Any large square for general k

Share this page

To warm up, let’s start with $k=3$. We want to prove that the numbers within the large square that’s $nth$ from the left ad $mth$ from the top sum to

  \[ (2m-1)(2n-1)T_3^2= (2m-1)(2n-1)9. \]    

First look at the large square that’s $nth$ from the left and lies in the first row of large squares. As we already noted above, the two numbers in the top row of this white square are $3(n-1)+1=3n-2$ and $3(n-1)+2=3n-1.$

By some very similar reasoning we can work out that the top two numbers in the large square that’s $nth$ from the left and $mth$ from the top are

  \[ \left(3(m-1)+1\right)\left(3n-2\right)=(3m-2)(3n-2) \]    


  \[ \left(3(m-1)+1\right)\left(3n-1\right)=(3m-2)(3n-1) \]    

Similarly, the bottom two numbers in the $nth$ white square from the left in the $mth$ row of white squares are

  \[ \left(3(m-1)+2\right)\left(3n-2\right)=(3m-1)(3n-2) \]    


  \[ \left(3(m-1)+2\right)\left(3n-1\right)=(3m-1)(3n-1). \]    

Adding these four numbers gives

  \[ \begin{array}{cc}&  (3m-2)(3n-2) \\ + & (3m-2)(3n-1) \\ + &  (3m-1)(3n-2) \\ + &  (3m-1)(3n-1) \end{array} \]    

which we can rewrite as the product

  \[ \left(3m-2+3m-1\right)\left(3n-2+3n-1\right) = (6m-3)(6n-3)=(2m-1)(2n-1)9, \]    

which is exactly what we wanted.

We now move on to prove the result for any positive integer $k$. We want to show that the sum of numbers in the square that’s $nth$ from the left and $mth$ from the top is equal to

  \[ (2n-1)(2m-1)T_{k-1}^2. \]    

Let’s call the square in question $T.$

Using similar reasoning as above, you can see that the numbers in the first row of $T$ are

  \[ \left(k(m-1)+1\right) \]    

times the numbers in the first row of $S$. This means that the sum of the first row of numbers in $T$ is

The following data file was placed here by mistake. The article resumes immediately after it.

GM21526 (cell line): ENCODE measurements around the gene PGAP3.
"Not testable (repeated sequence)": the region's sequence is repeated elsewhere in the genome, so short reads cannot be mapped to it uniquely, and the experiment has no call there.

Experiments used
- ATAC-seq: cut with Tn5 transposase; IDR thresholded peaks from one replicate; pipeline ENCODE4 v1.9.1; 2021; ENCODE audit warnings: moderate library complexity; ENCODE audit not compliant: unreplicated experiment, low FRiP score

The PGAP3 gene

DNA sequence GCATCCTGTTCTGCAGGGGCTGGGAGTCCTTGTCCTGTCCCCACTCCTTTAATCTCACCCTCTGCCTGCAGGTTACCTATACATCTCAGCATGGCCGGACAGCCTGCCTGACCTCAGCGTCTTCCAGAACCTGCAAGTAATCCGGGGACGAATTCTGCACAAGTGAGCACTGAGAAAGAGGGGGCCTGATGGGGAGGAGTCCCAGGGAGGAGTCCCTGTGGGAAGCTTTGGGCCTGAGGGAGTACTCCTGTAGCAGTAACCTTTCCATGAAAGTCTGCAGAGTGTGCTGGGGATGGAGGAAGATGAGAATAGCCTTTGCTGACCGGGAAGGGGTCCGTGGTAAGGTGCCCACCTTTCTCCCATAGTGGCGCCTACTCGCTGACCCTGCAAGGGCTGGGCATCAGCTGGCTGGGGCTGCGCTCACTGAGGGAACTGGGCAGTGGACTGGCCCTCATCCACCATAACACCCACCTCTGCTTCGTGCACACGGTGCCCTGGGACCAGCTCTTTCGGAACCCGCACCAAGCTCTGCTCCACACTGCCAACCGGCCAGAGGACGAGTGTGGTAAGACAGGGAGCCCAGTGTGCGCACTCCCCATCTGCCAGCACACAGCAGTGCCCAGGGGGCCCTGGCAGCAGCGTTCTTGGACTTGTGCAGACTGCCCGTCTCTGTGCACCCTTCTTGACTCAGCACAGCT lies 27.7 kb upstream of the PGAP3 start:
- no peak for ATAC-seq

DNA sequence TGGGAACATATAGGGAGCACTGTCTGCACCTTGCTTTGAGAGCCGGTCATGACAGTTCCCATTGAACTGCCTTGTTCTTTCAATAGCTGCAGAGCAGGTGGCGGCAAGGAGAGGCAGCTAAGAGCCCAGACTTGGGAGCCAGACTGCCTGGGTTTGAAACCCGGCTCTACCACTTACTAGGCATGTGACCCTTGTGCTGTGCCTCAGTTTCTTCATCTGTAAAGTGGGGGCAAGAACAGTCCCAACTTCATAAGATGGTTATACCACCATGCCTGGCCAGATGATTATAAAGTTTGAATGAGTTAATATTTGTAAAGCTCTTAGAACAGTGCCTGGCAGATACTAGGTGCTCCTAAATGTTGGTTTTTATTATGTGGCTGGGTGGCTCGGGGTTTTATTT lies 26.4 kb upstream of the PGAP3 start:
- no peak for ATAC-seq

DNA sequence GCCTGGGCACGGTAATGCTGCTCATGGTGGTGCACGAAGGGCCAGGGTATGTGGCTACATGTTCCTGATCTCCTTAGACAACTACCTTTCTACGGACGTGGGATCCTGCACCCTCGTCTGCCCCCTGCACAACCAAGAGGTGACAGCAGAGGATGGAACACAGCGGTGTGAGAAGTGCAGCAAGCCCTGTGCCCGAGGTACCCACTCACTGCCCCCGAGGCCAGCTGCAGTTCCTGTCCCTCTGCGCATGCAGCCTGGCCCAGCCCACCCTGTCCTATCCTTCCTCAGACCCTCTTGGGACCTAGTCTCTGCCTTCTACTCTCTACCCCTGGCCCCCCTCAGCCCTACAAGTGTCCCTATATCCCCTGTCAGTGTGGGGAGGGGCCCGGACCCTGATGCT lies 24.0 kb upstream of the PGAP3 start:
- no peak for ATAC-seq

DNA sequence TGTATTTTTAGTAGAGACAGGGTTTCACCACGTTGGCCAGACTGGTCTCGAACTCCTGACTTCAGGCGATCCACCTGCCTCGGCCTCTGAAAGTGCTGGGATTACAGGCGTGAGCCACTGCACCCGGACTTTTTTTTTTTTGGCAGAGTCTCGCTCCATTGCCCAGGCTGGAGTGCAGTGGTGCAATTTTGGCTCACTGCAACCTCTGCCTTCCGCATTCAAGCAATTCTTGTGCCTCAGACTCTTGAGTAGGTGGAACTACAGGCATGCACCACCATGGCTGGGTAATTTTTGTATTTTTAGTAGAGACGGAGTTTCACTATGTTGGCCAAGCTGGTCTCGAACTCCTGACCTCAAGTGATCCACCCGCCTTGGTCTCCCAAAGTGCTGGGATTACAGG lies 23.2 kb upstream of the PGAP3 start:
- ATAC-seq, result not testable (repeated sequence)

\[ \left(k(m-1)+1\right)\left(2(n-1)T_{k-1}\right). \]    

Similarly, the sum of the second row of numbers in $T$ is

  \[ \left(k(m-1)+2\right)\left(2(n-1)T_{k-1}\right). \]    

We can continue in this vein until we come to the sum of the last row of numbers in $T,$ which is

  \[ \left(k(m-1)+(k-1)\right)\left(2(n-1)T_{k-1}\right). \]    

Adding up these sums of the rows of $T$ gives

  \begin{equation} \left[\left(k(m-1)+1\right)+ \left(\left(k(m-1)+2\right)+...+ \left(\left(k(m-1)+(k-1)\right)\right]\left[(2(n-1)T_{k-1}\right].\end{equation}   (1)

Similarly to what we did above, we can re-write this expression as

  \[ \left[1+2+...+(k-1) +(k-1)k(m-1)\right]\left[(2n-1)T_{k-1}\right]. \]    

Using the formula for the sum of the first $k-$ integers, this becomes

  \[ \left[\frac{(k-1)k}{2}+(k-1)k(m-1)\right](2n-1)T_{k-1}, \]    

which is equal to

  \[ \frac{(k-1)k}{2}(2m-1)(2n-1)T_{k-1}. \]    

And since

  \[ \frac{(k-1)k}{2}=T_{k-1}, \]    

the sum of the numbers in $T$ is equal to

  \[ (2m-1)(2n-1)T_{k-1}^2. \]    

This is what we wanted to show.

Return to main article

  • Want facts and want them fast? Our Maths in a minute series explores key mathematical concepts in just a few words.

  • What do chocolate and mayonnaise have in common? It's maths! Find out how in this podcast featuring engineer Valerie Pinfield.

  • Is it possible to write unique music with the limited quantity of notes and chords available? We ask musician Oli Freke!

  • How can maths help to understand the Southern Ocean, a vital component of the Earth's climate system?

  • Was the mathematical modelling projecting the course of the pandemic too pessimistic, or were the projections justified? Matt Keeling tells our colleagues from SBIDER about the COVID models that fed into public policy.

  • PhD student Daniel Kreuter tells us about his work on the BloodCounts! project, which uses maths to make optimal use of the billions of blood tests performed every year around the globe.